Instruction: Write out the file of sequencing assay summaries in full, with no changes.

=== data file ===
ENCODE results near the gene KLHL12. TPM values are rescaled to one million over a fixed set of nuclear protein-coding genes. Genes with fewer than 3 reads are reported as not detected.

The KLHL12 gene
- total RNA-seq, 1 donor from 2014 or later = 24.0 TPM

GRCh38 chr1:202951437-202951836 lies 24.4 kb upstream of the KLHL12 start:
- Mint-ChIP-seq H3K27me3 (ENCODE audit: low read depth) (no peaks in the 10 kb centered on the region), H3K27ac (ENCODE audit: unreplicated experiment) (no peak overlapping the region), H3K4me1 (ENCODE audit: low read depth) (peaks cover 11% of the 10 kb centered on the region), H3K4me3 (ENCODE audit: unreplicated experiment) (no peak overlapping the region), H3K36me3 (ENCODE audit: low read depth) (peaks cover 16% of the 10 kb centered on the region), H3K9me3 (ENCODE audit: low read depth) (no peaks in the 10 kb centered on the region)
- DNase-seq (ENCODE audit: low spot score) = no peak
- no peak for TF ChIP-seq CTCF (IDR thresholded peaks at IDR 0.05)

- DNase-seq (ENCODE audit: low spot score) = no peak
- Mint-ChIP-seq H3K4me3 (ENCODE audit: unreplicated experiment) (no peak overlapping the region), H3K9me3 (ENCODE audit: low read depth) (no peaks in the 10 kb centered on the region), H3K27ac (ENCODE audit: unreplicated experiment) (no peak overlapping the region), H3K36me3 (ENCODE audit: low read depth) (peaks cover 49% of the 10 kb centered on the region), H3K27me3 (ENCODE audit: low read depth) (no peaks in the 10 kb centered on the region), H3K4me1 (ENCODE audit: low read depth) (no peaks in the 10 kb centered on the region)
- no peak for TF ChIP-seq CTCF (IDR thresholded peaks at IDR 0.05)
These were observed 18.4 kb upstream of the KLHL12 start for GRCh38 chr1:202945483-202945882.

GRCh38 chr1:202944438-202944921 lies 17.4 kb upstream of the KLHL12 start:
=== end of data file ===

ENCODE results near the gene KLHL12. TPM values are rescaled to one million over a fixed set of nuclear protein-coding genes. Genes with fewer than 3 reads are reported as not detected.

The KLHL12 gene
- total RNA-seq, 1 donor from 2014 or later = 24.0 TPM

GRCh38 chr1:202951437-202951836 lies 24.4 kb upstream of the KLHL12 start:
- Mint-ChIP-seq H3K27me3 (ENCODE audit: low read depth) (no peaks in the 10 kb centered on the region), H3K27ac (ENCODE audit: unreplicated experiment) (no peak overlapping the region), H3K4me1 (ENCODE audit: low read depth) (peaks cover 11% of the 10 kb centered on the region), H3K4me3 (ENCODE audit: unreplicated experiment) (no peak overlapping the region), H3K36me3 (ENCODE audit: low read depth) (peaks cover 16% of the 10 kb centered on the region), H3K9me3 (ENCODE audit: low read depth) (no peaks in the 10 kb centered on the region)
- DNase-seq (ENCODE audit: low spot score) = no peak
- no peak for TF ChIP-seq CTCF (IDR thresholded peaks at IDR 0.05)

- DNase-seq (ENCODE audit: low spot score) = no peak
- Mint-ChIP-seq H3K4me3 (ENCODE audit: unreplicated experiment) (no peak overlapping the region), H3K9me3 (ENCODE audit: low read depth) (no peaks in the 10 kb centered on the region), H3K27ac (ENCODE audit: unreplicated experiment) (no peak overlapping the region), H3K36me3 (ENCODE audit: low read depth) (peaks cover 49% of the 10 kb centered on the region), H3K27me3 (ENCODE audit: low read depth) (no peaks in the 10 kb centered on the region), H3K4me1 (ENCODE audit: low read depth) (no peaks in the 10 kb centered on the region)
- no peak for TF ChIP-seq CTCF (IDR thresholded peaks at IDR 0.05)
These were observed 18.4 kb upstream of the KLHL12 start for GRCh38 chr1:202945483-202945882.

GRCh38 chr1:202944438-202944921 lies 17.4 kb upstream of the KLHL12 start: